Authorities said on Dec. 29 that beginning in 2023, residents of seismically vulnerable areas will receive text message alerts about seismic activity, Mexico News Daily reported.

The National Coordination of Civil Protection (CNPC) has been developing the technology for the new alert system since 2019, according to Laura Velázquez Alzá, the organization's director, who spoke during President López Obrador's morning press conference.

It expands on an existing system that notifies people living in Mexico City and other central areas of earthquakes that occur on the country's west coast, which is the area with the highest seismic activity. Since radio waves move more quickly than seismic waves, people of Mexico City may have about 40 seconds to get ready before an earthquake, which might save lives.

“Warnings are received through radio receivers here in Mexico City with C5 loudspeakers, which is also the most useful because it alerts the largest number of people,” Velázquez said. “Since 1993, alerts are also made via commercial AM and FM radio and television, and by 2023 it will be through cell phones.”

Additionally, Velázquez declared that the alarm system would be expanded to include the state of Colima between 2023 and 2024.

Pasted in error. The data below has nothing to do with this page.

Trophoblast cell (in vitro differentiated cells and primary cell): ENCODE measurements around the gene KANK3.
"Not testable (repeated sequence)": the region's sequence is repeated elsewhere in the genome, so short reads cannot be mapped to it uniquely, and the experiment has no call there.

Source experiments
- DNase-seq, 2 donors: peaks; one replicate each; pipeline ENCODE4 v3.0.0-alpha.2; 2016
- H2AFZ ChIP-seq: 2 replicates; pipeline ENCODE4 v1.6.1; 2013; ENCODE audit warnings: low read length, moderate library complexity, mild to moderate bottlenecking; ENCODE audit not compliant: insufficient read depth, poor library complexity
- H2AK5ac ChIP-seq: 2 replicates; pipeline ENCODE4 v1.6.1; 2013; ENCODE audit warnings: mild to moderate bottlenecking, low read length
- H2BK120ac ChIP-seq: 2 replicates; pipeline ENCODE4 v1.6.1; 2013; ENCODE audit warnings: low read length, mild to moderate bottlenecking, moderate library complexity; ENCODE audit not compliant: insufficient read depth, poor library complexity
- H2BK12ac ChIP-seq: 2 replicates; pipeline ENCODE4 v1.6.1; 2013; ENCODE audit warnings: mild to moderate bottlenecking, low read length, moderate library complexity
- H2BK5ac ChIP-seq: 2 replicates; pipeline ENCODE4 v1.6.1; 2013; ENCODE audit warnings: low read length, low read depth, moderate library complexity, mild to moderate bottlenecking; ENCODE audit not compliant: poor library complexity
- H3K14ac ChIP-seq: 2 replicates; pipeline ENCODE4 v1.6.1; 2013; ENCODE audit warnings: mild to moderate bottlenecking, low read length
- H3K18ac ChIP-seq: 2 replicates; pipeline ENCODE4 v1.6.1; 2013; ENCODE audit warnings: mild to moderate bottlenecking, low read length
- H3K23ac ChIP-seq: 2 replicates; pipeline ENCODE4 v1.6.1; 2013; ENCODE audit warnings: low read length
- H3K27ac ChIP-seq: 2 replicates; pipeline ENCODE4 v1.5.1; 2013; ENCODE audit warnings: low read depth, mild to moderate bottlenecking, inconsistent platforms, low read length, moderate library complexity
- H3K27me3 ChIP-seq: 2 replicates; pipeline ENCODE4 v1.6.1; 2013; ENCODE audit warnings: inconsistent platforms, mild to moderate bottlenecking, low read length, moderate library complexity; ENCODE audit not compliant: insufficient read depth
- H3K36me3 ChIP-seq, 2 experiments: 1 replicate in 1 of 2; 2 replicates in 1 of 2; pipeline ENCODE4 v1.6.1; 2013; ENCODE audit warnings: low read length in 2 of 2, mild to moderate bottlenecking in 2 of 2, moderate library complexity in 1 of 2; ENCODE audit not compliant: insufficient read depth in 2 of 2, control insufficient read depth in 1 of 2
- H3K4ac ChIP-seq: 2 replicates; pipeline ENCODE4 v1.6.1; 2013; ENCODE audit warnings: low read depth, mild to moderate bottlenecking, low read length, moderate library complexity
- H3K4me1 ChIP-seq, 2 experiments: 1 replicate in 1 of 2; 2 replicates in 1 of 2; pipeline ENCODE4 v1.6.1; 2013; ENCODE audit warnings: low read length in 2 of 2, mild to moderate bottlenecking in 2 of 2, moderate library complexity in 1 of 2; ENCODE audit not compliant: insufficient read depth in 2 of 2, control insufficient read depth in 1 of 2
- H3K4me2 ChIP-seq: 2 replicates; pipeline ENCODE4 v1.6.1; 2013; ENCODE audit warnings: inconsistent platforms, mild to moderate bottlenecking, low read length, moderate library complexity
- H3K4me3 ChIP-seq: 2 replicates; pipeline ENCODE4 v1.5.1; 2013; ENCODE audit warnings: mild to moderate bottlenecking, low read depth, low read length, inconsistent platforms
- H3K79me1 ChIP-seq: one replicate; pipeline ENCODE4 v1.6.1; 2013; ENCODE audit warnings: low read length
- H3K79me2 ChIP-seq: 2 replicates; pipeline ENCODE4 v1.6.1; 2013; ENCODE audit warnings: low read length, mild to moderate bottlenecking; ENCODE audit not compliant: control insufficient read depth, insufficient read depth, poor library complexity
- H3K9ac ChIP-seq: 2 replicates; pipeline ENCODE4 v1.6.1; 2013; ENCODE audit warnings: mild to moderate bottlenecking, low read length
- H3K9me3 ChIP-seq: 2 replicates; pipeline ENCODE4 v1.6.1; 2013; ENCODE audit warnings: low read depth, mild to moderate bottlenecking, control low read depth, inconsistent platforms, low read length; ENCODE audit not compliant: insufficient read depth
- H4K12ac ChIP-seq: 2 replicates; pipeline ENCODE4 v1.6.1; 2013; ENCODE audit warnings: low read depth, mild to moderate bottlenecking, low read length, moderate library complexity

Along with Baja California, Jalisco, Guerrero, Michoacán, Oaxaca, and Chiapas, Colima is one of seven states that the CNPC considers to be at high seismic risk. The risk level is deemed to be medium in Veracruz, Sonora, Baja California Sur, Nayarit, Mexico City, Puebla, Mexico State, Tlaxcala, Tabasco, and Morelos.

It was also noted by Velázquez that there are no urgent plans to expand the system to other parts of the country, particularly in areas where earthquakes are rare.

“It is completely out of technical consideration to have an alert throughout the country, especially because of the seismic risk in the northwest of the country, which is very low,” she said. “We have to focus on the high-risk areas.”

The Mexican government implemented a number of risk-reduction strategies in the wake of the devastating earthquake in September 1985, including the Mexican Seismic Alert System (SASMEX). It picked up more than 10,500 earthquakes between 1991 and 2022, of which 171 were significant enough to trigger seismic alert signals.

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